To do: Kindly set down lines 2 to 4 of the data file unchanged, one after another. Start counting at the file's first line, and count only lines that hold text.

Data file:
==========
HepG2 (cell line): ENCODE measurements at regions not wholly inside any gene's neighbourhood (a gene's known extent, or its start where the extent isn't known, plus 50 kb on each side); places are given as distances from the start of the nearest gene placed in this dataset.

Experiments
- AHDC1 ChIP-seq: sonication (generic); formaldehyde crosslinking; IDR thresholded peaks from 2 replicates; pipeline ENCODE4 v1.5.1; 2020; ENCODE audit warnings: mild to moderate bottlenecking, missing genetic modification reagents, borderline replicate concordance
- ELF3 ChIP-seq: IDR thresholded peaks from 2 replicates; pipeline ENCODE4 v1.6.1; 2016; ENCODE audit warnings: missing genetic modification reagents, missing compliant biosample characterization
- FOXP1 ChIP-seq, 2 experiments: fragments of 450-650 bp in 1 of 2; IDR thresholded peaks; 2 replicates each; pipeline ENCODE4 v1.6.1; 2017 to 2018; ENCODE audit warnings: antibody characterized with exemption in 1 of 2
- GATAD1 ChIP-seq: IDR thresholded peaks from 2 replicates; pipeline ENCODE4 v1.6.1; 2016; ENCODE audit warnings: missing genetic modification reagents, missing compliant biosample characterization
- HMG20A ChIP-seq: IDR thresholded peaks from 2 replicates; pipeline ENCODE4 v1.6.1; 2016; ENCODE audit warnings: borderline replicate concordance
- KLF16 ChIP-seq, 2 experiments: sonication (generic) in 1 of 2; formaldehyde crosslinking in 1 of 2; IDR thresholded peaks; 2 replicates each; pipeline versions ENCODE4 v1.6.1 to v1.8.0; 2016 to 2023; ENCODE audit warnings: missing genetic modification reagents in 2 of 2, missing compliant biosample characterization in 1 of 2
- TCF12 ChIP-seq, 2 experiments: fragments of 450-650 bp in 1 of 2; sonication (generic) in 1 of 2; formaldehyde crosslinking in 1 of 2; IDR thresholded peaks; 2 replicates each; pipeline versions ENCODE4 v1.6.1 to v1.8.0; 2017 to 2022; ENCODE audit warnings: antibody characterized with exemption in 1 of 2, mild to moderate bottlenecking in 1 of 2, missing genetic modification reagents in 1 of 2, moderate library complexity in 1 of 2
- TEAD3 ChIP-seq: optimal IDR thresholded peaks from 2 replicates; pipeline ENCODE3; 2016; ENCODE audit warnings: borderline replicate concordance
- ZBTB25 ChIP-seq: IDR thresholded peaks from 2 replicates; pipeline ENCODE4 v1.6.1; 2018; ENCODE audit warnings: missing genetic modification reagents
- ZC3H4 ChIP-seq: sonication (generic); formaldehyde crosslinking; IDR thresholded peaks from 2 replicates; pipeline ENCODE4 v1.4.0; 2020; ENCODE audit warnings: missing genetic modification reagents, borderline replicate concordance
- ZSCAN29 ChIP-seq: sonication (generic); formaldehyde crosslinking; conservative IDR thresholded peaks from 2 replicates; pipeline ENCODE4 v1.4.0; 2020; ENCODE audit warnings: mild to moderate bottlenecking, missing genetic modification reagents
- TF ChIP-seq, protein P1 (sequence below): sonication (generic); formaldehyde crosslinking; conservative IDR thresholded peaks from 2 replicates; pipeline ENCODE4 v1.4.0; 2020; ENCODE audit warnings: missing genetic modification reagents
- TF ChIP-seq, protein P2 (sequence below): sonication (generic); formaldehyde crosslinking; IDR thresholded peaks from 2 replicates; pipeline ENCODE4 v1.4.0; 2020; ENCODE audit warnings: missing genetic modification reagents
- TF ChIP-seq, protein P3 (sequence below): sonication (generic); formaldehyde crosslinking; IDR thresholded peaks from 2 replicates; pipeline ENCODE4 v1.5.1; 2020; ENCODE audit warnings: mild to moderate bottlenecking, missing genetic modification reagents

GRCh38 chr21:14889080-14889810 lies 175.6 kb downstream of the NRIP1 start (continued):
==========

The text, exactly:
Experiments
- AHDC1 ChIP-seq: sonication (generic); formaldehyde crosslinking; IDR thresholded peaks from 2 replicates; pipeline ENCODE4 v1.5.1; 2020; ENCODE audit warnings: mild to moderate bottlenecking, missing genetic modification reagents, borderline replicate concordance
- ELF3 ChIP-seq: IDR thresholded peaks from 2 replicates; pipeline ENCODE4 v1.6.1; 2016; ENCODE audit warnings: missing genetic modification reagents, missing compliant biosample characterization